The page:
10 email deliverability tips for getting into your customers' inboxes


Every email marketer wants to ensure their emails hit their subscribers’ inboxes. In fact, most experts will tell you to aim for 98-99% deliverability, yet companies in the US average only 85% email deliverability.  

Whether we’re implementing a new instance of Salesforce Marketing Cloud or hopping in to help current customers improve their email processes, deliverability is always a top concern. To help email marketers navigate through the muddy waters of email deliverability, I teamed up with Sloan Simmons, Expert Solutions Manager from Validity, to create a series that simplifies the dos and don’ts deliverability optimization.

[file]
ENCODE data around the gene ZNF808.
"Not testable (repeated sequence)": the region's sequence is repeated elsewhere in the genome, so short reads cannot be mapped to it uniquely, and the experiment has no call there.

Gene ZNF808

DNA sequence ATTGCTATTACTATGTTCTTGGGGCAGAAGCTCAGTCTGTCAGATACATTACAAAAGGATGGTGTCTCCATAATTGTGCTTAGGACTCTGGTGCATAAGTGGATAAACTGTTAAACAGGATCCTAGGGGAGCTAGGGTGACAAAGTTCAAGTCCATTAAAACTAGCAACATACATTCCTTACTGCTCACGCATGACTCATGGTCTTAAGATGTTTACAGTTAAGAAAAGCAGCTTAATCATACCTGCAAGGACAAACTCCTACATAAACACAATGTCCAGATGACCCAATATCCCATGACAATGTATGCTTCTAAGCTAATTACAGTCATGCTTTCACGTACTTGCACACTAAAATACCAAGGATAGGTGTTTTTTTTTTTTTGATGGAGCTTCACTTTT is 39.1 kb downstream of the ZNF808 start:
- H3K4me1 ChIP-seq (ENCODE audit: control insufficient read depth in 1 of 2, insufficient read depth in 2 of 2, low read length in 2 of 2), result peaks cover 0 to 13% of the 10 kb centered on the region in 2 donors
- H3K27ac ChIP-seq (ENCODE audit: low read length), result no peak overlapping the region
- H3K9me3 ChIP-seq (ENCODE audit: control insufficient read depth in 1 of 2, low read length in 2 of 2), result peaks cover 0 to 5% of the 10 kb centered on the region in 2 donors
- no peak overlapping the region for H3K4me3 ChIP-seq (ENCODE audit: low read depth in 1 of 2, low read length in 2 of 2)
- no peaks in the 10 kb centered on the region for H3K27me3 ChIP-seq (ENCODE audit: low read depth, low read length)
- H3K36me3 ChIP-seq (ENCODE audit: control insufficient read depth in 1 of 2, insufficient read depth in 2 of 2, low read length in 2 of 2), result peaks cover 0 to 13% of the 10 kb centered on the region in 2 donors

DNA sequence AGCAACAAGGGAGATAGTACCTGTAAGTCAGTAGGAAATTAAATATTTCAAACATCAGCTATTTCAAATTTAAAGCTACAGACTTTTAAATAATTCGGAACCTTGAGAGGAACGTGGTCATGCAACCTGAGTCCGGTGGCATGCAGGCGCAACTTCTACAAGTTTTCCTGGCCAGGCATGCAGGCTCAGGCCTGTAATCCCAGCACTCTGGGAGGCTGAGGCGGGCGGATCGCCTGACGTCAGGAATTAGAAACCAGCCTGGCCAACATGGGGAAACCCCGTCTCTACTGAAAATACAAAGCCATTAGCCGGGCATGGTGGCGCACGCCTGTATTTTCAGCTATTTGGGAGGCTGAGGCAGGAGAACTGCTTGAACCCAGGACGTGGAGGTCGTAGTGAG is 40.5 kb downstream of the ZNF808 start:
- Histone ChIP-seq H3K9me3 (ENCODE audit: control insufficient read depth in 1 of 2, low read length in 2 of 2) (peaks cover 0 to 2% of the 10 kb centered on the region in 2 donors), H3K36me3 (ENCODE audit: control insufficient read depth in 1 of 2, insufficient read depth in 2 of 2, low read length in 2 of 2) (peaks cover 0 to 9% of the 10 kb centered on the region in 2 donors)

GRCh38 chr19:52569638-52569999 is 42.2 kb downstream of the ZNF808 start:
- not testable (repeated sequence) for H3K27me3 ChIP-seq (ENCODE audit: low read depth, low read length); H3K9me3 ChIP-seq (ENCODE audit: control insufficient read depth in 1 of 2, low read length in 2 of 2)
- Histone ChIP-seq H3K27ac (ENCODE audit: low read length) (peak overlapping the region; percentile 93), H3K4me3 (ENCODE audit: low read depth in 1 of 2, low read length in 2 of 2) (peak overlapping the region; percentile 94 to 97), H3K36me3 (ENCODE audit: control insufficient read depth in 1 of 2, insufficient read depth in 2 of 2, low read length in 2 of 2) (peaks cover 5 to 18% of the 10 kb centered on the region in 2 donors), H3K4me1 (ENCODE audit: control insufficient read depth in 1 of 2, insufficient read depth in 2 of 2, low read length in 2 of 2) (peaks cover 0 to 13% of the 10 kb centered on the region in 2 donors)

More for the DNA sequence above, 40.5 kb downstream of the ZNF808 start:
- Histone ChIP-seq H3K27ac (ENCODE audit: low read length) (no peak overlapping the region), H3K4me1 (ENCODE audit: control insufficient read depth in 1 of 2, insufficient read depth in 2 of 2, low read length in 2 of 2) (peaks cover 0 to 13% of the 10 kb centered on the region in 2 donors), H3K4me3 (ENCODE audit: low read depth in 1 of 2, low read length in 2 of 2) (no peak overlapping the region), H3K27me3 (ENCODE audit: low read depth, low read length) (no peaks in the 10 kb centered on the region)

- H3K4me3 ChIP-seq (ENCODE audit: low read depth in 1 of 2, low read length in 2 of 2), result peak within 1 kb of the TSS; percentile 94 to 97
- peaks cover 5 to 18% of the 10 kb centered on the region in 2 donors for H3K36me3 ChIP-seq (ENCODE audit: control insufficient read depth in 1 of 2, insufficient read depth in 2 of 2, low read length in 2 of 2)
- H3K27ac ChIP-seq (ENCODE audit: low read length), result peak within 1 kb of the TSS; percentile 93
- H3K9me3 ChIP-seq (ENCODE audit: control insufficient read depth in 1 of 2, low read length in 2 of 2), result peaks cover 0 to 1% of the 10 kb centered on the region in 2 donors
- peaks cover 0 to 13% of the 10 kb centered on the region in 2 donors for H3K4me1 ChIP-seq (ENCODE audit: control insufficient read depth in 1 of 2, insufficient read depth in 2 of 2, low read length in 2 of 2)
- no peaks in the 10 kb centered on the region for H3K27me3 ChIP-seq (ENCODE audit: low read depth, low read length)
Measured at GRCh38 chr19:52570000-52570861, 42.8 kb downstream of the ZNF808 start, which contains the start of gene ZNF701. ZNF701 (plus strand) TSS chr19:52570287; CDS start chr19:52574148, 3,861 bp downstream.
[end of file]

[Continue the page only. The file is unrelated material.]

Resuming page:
To get started, we’re focusing on what you should do—check out these 10 tips for landing in your customers’ inboxes more consistently:


1. Understand the inherent risks with varying opt-in types

There’s a big difference between leads that you acquire with expressed consent on your own website vs. leads you purchase from a 3rd party. If you’re acquiring leads through intermediaries, make sure to understand the inherent risks they pose, and do as much as you can to make sure those lists are cleansed of any spam traps, or other problematic patterns before even entering them into your ESP or CRM. 


2. Follow email privacy policies for your region